A Shift In The Catholic Church's Approach To The LGBT+ Community May Be On The Horizon

The Executive Director of Dignity USA said: "if grappling with clergy sex abuse leads to more transparency, that could translate into new approaches to teachings and practices that impact LGBTQI people."

Views From Vatican Summit On Clergy Sex Abuse Could Signify A Shift In The Catholic Church's Approach To The LGBT+ Community
Image: Dignity USA

The Catholic Church’s summit on sex abuse had a disappointing conclusion for many as no action was outlined as a next step in attempting to hold itself accountable to survivors or protect minors from future abuse.

A positive taken from the summit, however, was a number of statements which may be a sign of a new approach from the church in their treatment of the LGBT+ community.

The summit provided a global platform for survivors of abuse. One such speaker, Juan Carlos Cruz, has often spoken about how he had been dismissed when reporting the abuse he suffered because he is gay.

Other LGBT+ survivors spoke of how their abusers sensed their sexual orientation or gender identities and manipulated this “vulnerability” as part of the grooming process.

In the lead up to the summit, a number of outlets tried to promote an ideology that “homosexual networks in the Catholic Church has brought about the suffering of victims and a crisis for the Church.” LifeSiteNews went so far as to set up a petition to “Stop homosexual networks in the Catholic Church”.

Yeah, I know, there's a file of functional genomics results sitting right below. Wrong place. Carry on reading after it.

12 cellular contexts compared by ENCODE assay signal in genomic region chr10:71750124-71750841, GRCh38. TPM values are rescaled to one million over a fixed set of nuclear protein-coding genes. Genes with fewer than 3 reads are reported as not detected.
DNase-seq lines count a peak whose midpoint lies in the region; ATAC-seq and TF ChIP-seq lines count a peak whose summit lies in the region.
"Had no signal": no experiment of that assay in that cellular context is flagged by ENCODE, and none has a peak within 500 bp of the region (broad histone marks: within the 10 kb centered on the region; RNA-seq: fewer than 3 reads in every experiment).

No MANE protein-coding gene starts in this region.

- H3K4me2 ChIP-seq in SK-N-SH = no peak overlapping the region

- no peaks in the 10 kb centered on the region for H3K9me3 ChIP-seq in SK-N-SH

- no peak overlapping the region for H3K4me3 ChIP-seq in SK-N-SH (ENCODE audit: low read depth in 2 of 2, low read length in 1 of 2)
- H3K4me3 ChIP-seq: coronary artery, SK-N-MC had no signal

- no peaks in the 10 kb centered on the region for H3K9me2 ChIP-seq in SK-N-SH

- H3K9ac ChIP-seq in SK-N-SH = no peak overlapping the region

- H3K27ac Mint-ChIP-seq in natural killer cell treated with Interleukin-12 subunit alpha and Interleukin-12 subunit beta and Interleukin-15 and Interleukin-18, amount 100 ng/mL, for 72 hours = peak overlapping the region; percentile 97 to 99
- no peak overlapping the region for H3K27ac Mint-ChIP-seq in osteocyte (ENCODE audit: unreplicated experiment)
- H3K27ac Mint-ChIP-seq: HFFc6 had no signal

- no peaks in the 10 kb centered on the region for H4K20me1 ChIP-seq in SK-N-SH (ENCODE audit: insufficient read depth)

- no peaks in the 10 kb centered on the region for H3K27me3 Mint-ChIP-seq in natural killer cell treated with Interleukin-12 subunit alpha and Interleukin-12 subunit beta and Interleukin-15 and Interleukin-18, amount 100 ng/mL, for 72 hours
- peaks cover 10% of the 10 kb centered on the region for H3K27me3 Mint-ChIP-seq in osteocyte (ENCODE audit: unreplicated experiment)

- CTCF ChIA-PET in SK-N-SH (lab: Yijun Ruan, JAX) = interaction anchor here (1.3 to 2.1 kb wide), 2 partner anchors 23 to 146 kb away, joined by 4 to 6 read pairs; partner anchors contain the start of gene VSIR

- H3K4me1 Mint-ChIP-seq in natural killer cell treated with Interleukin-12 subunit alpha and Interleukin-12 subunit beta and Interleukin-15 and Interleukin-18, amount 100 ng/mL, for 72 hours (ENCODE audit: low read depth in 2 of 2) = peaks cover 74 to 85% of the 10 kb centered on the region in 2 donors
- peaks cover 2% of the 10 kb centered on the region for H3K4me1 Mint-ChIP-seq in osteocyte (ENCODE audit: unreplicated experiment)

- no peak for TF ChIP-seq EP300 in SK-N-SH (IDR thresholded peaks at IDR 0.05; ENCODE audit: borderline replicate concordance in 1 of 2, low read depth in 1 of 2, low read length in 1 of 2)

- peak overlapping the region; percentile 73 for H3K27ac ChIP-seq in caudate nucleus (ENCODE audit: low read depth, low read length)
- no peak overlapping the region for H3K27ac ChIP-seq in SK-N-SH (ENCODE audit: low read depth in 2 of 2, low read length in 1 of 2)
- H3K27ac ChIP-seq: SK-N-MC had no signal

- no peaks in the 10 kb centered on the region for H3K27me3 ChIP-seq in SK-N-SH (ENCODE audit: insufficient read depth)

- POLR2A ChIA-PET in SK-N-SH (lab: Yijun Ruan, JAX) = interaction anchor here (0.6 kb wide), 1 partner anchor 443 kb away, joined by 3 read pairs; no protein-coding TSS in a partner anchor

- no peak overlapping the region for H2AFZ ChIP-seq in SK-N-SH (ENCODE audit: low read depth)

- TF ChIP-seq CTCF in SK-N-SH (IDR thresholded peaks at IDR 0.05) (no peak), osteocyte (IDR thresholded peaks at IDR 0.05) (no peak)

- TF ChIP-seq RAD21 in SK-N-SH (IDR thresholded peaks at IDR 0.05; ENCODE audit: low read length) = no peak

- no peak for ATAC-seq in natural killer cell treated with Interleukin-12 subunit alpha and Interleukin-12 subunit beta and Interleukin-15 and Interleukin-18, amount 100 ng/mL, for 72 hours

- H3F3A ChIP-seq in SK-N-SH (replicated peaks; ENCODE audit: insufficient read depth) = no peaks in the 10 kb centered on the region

On Monday one of the main organisers of the summit, Cardinal Cupich, addressed the media saying that the Vatican sex abuse summit needs to be mainly focused on the protection of minors, underscoring that homosexuality is not a cause of sexual abuse.

Responding to a question from a journalist about the fact that there are more males than females among the reported victims, Cupich said it is important to recognise the fact that a high percentage of sex abuse involves “male on male sex abuse” but that “homosexuality itself is not a cause, it is a matter of opportunity and also a matter of poor training on the part of people.”

 

cardinal cupich speaking at a conference
Cardinal Blase Cupich

 

Although the summit failed to adopt an international zero tolerance policy, universal accountability protocols, the executive director of Dignity USA, Marianne Duddy-Burke, said that “the Vatican’s long overdue acknowledgement of the culture of clericalism and secrecy as root causes of this crisis has far-reaching implications.

“If grappling with clergy sex abuse and cover-up leads to more openness, honesty, transparency, and accountability within the institutional church, that could translate into new approaches to teachings and practices that impact LGBTQI people.”

Duddy-Burke said that although a global shift like this could take years, we could see a societal benefit much more quickly:

“Over time, this could impact social structures, laws, and cultural norms in many places around the world. This might seem an unexpected outcome of the recent summit, but it is potentially a promising one for our community.”

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